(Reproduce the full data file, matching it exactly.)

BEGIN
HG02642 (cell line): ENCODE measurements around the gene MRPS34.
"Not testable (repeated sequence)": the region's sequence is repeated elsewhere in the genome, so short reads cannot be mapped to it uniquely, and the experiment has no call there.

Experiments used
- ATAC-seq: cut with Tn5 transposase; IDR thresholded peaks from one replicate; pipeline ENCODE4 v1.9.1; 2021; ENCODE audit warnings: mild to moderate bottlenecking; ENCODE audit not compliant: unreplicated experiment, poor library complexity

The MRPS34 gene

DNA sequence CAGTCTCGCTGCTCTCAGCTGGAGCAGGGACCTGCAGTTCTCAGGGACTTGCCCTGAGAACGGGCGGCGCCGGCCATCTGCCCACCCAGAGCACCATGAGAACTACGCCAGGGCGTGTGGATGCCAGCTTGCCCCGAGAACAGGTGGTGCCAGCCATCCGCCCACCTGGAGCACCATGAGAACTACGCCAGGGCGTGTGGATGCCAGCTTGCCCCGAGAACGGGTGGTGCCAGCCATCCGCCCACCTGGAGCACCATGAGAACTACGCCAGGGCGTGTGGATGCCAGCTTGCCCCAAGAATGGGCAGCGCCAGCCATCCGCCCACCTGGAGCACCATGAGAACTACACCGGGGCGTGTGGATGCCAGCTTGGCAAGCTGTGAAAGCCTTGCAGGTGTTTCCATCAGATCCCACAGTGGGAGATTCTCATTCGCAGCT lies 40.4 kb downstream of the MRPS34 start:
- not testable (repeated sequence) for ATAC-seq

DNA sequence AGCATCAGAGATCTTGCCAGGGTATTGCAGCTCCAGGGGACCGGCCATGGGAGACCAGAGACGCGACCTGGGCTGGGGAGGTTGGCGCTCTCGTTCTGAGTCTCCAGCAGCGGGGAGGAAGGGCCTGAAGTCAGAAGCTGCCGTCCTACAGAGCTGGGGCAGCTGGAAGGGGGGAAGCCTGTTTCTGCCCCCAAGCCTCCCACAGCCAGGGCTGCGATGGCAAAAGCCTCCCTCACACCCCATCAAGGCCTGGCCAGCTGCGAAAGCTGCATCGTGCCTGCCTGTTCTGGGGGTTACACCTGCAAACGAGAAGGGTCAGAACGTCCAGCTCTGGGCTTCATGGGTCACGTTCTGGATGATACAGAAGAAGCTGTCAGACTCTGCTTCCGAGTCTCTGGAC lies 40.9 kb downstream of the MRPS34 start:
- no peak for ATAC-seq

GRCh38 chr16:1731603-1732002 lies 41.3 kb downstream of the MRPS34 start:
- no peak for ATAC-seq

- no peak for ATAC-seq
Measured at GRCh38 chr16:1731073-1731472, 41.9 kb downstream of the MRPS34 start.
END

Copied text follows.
HG02642 (cell line): ENCODE measurements around the gene MRPS34.
"Not testable (repeated sequence)": the region's sequence is repeated elsewhere in the genome, so short reads cannot be mapped to it uniquely, and the experiment has no call there.

Experiments used
- ATAC-seq: cut with Tn5 transposase; IDR thresholded peaks from one replicate; pipeline ENCODE4 v1.9.1; 2021; ENCODE audit warnings: mild to moderate bottlenecking; ENCODE audit not compliant: unreplicated experiment, poor library complexity

The MRPS34 gene

DNA sequence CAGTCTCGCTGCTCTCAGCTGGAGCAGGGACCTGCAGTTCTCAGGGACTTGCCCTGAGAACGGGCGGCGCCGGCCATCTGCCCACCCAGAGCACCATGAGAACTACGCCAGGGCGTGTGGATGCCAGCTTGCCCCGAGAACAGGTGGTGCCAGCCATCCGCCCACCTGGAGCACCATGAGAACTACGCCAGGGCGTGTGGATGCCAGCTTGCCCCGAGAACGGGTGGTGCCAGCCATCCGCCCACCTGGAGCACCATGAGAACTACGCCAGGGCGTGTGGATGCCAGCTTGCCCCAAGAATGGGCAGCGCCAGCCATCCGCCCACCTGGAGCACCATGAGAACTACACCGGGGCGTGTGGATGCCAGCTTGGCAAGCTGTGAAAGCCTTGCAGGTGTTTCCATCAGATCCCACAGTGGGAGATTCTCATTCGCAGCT lies 40.4 kb downstream of the MRPS34 start:
- not testable (repeated sequence) for ATAC-seq

DNA sequence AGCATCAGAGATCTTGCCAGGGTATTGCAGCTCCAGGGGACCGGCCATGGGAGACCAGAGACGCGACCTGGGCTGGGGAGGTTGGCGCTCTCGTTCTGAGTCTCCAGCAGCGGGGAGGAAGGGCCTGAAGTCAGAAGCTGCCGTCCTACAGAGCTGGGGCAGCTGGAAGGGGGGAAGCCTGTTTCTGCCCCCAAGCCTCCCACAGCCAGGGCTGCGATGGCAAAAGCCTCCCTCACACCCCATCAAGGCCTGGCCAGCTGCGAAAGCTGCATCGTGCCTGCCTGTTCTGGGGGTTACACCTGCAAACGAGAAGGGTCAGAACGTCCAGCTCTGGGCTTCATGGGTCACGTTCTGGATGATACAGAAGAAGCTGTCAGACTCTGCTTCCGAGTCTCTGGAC lies 40.9 kb downstream of the MRPS34 start:
- no peak for ATAC-seq

GRCh38 chr16:1731603-1732002 lies 41.3 kb downstream of the MRPS34 start:
- no peak for ATAC-seq

- no peak for ATAC-seq
Measured at GRCh38 chr16:1731073-1731472, 41.9 kb downstream of the MRPS34 start.